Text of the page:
My notion of what is essential weird reading is constantly changing, but off the top of my head, aside from those books I’ve already mentioned, here are a few I think really potent examples of the mode. William Beckford’s dark Arabian Nights fantasia, Vathek, is one of the oddest novels of the original Gothic I’ve read, and is certainly deeply weird. Sheridan Le Fanu’s In a Glass Darkly’s linked tales are harrowing and deeply strange. Stefan Grabiński’s tales, in which the occult and the technological are melded, are uniquely haunting. The Hearing Trumpet by Leonora Carrington is one of the most consistently bizarre novels of all literature, constantly wrong-footing its reader. Kenneth Patchen’s The Journal of Albion Moonlight is a bizarre odyssey across a surreal USA, reminiscent of some of William Burroughs’s novels, a novel of furious compassion and belligerent pacifism. The mundane strangeness of Shirley Jackson’s short fiction is, for me, utterly compelling. Robert Aickman’s work contains more overt supernatural and surreal elements than Jackson’s, but also conveys the horrible sense of a real that is unreliable, or has been compromised somehow. Eric Basso’s The Beak Doctor is an extraordinarily evocative work of fantastical urban decay. Kōbō Abe’s The Face of Another is a delirious and nightmarish work of philosophical horror. The Course of the Heart, by M. John Harrison is one of the most affecting and devastating novels of all weird fiction. And I find the bleak vision of Thomas Ligotti’s tales always gives a shudder.

As a number of commentators have noted, we seem to be in the midst of a weird renaissance at the moment, and there are a number of recent books that I think have expanded the possibilities of the mode: K.J. Bishop’s The Etched City took the New Weird urban fantasy template and gave it a fin de siècle, decadent mood; Kelly Link’s scintillating stories are bogglingly complex, structurally and generically, but with a real human core to them; Hal Duncan’s work has powerfully queered the mode, and woven in myth and folklore; Reggie Oliver has taken the classic English ghost story and made of it a brutal bludgeon; Mark Valentine’s and John Howard’s Connoisseur stories take the psychic detective tale and infuse it with a revelatory mysticism; John Langan has shown that the weird tale can be made metafictional and playful without sacrificing even a jot of its horror, and Nathan Ballingrud has shown that a spare literary prose style and brilliantly realised characters can be added to the form. And Jeff VanderMeer’s Southern Reach trilogy has demonstrated that the weird can cannibalize other genres, be genuinely horrifying and transmutative at the same time, and can deal both with vast concerns and the minutiae of human life.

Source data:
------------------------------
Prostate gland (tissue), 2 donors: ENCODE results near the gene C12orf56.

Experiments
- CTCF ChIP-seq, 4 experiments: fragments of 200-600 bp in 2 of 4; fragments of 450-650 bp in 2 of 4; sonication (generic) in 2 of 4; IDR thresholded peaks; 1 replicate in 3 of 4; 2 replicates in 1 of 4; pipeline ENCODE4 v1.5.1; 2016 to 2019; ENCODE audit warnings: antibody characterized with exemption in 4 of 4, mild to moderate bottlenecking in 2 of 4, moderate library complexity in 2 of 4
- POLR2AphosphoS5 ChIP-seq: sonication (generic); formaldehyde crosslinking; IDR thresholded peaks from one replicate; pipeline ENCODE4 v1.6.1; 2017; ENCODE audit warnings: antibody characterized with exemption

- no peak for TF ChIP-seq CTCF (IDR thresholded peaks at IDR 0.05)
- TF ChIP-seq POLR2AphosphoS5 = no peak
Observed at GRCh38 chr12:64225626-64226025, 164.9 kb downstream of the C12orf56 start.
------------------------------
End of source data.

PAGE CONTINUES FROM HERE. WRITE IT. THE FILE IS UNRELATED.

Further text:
Does film interest you as well? What films do you think best express the sense of The Weird?

I think the Weird has translated really well into cinema – inventive filmmakers have found powerful visual analogues for the linguistic estrangement of weird fiction. Growing up I watched lots of horror films, particularly relishing ’80s slashers, but it wasn’t till I got to university and watched surrealist classics, such as Luis Buñuel’s Un Chien Andalou and Maya Deren’s At Land, that I realized a film could be strange and unsettling, without being overtly frightening.

David Lynch is a master of using striking visual effects and powerful sound design to enhance the weirdness of his strange, transgressive narratives. They are also utterly tonally inconsistent, rapidly cycling from horror to comedy to melodrama to crime and so on. I think my favourite of his films is probably Inland Empire, though I also love the often underrated Lost Highway, which contains, for me, perhaps the most terrifying moment in all cinema – the protagonist, Fred Madison, meets at a party a mysterious man, who tells him to call home, and when he does so, the mystery man, who still stands before him, picks up…

Other films with a powerful weird sensibility include: Bella Tarr’s Werckmeister Harmonies, a film based on László Krasznahorkai’s novel, The Melancholy of Resistance, which enhances the strangeness of the central premise – a travelling show displaying a stuffed whale and a Machiavellian dwarf comes to town and rioting ensues – by using just 39 shots in its two and a half hour running time; Andrei Tarkovsky's Stalker, which takes an already very odd sf novel, Roadside Picnic by the Strugatsky brothers, and makes it truly weird by refusing to explain anything and suffusing it with a wan melancholy; The House with the Laughing Windows, directed by Pupi Avati, is a ’70s Italian horror, but is utterly unlike a conventional giallo –muted in its colours and effects, odd and etiolated in its plotting, it’s a captivatingly weird film; Andrzej Żuławski’s Posession is a truly bizarre piece, a harrowing relationship breakdown mixed with highly sexualized Lovecraftian elements, and espionage; Marebito by Takashi Shimizu is a far cry from the director’s Ju-on (The Grudge) films – there is no attempt to explain the speculative elements in supernatural terms, and few jump scares, instead there’s just creeping dread and a plot that mashes together weird influences into an impossible to parse story of manifestations of fear, an underworld beneath Tokyo, and vampire robots; Lars von Trier’s The Kingdom is quite possibly the weirdest TV show ever made, mixing up a number of utterly incongruous elements – a hospital built on cursed ground, a sentimental ghost story, child abuse, silly, and often ribald, comedy, medical drama, the rebirth of a monstrous evil – into something that makes absolutely no sense, but lingers in the mind; and Jessica Hausner’s film, Hotel, which is a masterpiece of restrained terror, taking a series of horror film tropes – a bullied new girl working in a strange hotel in the woods, a cave rumoured to be inhabited by a child-eating witch, another missing girl, whose glasses the protagonist is forced to wear – and inverts, twists them, building up such a cloying tension that a late revelation that a long corridor simply goes nowhere is enough to utterly harrow you.

Can you tell readers about any upcoming project or plans for the future?

I’ve been told that there exists a set of critical notes and an essay about The Wanderer, or a version of it, written by a student of the weird, who has apparently disappeared; I’m trying to track these down, and get to the bottom of the story. I have also been passed a collection of manuscripts that tell a very strange tale of a London under threat from some demonic source, of the tutelary spirits of the city, of the death of the scholar who discovered the texts, and of parallels with the demise of a decadent Belgian poet during the siege of Paris in 1870. I’m trying to see if I can make head nor tail of this before compiling these; I’m kind of hoping I won’t.